Data on lifetime value and why a customer would or would not be a repeat buyer
Types of Models I would develop:
Social media engagement models (expected likes/follows/comments per post/day/month)
Expected demand for a new product or service
Expected customer reviews of a product or service
Expected customer acquisition costs
Expected customer lifetime value
By using a five phase framework for analytics projects analytics leaders can successfully implement analytics-driven management and add significant economic value to the firm.
Phase 1: Define business analytics proposal, data required, data analysis approach, and decision making and innovation framework.
Phase 2: Define detailed plan for data collection and data analysis.
Phase 3: Present and discuss data collected, data analysis, insights revealed, and actions taken.
Phase 4: Present and discuss updates to data collected, data analysis, insights revealed, and actions taken.
Phase 5: Finalize your business analytics project and data-driven decision making and innovation; In-class presentation and/or demonstration
The following checklist is very valuable for optimizing this comprehensive end-to-end approach:
Throughout the five phases it is important to ask yourself “what action should I take based on this data?” If it is not clear more data and analysis needs to be done. The nature of business is iterative and incremental. It’s important to focus on dependent variables that have business impact; be a leader by focusing on business goals with high payout as well as dependent variables with high impact. Focus on the dependent variable first as independent variables can come later. It is also important to become column and row oriented; whether it is expressions of opinions for rows or rows as independent or dependent variables. Integrating other data sets into your data set is effective through joins and calculated columns. In data competitions adding data is very important to improve the overall results, which is equally effective for analytics projects in general.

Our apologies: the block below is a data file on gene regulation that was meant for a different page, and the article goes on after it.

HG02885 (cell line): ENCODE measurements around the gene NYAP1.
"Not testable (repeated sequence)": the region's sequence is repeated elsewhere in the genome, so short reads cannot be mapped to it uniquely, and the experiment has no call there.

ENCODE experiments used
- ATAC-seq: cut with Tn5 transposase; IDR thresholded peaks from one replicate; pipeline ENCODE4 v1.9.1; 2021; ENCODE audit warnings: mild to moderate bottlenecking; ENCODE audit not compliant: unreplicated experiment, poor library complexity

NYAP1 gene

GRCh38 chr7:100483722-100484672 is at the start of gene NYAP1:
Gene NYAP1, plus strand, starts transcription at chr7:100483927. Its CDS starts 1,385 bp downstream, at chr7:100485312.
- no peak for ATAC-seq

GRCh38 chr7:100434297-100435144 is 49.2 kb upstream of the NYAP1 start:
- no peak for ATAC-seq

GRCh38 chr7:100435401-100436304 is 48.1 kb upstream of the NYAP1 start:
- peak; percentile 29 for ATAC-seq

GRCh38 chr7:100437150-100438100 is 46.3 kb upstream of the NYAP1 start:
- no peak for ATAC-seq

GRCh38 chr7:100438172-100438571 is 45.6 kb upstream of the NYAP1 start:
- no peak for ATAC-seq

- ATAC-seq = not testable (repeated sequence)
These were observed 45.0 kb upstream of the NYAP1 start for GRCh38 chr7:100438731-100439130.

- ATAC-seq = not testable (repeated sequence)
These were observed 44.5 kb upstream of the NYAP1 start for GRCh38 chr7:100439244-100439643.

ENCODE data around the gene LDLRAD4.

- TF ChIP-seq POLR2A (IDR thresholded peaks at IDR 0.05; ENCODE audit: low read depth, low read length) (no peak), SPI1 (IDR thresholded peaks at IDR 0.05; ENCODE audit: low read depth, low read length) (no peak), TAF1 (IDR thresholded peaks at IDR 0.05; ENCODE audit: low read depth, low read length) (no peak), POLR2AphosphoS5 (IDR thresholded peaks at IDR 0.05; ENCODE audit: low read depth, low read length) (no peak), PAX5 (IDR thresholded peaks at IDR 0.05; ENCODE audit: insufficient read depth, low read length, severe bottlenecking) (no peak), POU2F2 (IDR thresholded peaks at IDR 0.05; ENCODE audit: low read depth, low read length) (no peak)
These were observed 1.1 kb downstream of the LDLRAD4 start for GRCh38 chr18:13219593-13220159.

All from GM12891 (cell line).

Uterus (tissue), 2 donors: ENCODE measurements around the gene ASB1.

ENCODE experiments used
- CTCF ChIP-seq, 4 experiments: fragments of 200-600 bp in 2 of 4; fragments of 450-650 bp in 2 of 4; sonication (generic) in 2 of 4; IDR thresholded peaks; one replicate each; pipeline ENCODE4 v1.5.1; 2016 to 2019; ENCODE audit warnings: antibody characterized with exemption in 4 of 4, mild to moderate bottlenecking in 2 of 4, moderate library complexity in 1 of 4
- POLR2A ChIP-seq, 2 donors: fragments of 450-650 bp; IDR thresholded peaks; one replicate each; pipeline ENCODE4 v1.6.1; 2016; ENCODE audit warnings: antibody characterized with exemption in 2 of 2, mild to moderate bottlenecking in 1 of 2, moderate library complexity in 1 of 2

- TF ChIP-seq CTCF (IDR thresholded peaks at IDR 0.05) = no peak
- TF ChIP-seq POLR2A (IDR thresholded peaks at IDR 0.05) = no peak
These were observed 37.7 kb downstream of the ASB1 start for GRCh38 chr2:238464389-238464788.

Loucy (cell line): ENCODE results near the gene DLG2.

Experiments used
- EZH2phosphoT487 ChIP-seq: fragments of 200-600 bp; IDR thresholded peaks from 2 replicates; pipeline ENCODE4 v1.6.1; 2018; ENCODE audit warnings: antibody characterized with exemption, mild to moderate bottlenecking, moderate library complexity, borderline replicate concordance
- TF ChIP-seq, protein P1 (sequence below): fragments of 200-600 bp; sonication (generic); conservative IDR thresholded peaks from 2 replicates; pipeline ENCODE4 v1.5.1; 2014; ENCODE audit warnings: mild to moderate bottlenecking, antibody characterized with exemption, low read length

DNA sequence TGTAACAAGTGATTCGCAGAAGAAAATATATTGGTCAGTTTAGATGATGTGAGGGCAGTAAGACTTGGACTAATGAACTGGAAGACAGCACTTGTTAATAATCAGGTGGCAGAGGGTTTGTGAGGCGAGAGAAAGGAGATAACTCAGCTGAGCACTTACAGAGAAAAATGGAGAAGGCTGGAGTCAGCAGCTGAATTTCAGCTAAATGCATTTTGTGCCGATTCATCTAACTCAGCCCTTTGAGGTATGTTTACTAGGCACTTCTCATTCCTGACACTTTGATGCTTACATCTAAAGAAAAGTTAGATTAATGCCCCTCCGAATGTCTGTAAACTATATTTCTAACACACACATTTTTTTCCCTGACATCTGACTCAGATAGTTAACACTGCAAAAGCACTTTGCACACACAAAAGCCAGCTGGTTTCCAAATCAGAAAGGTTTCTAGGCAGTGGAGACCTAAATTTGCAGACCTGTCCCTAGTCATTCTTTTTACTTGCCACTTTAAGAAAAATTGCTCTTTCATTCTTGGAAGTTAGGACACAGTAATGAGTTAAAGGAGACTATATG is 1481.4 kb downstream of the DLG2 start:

Free variables does not necessarily cost any more money. For example using division, exponentiation, inverse, logs, and other non linear transformations is important. There are consulting situations where consultants get paid more to analyze multiple dependent variables. This is because it adds more value and insight to the customer or client, and it isn’t much more effort for the data engineer.
It is crucial to broaden our analysis with more dependent variables and deepen the analysis with more independent variables to reveal more relationships. The unit of analysis includes rows used in datasets is, for example, looking at purchases online individually or looking at transactions per day. Using analytics as the foundation for analysis and decision making (especially economic issues) ties in directly with broadening and deepening our analysis, thereby improving ROI and optimizing trade offs.
The five phases we used this summer are universally applicable. Overall business analytics has a universal framework of goal definition, data collection, data analysis, modeling, interpretation, and feedback allows us to be analytics leaders in any organization. Further analysis and research is needed to bridge the gap to the future in terms of how to optimize the processes throughout the phases and checklists aside from the aforementioned strategies above.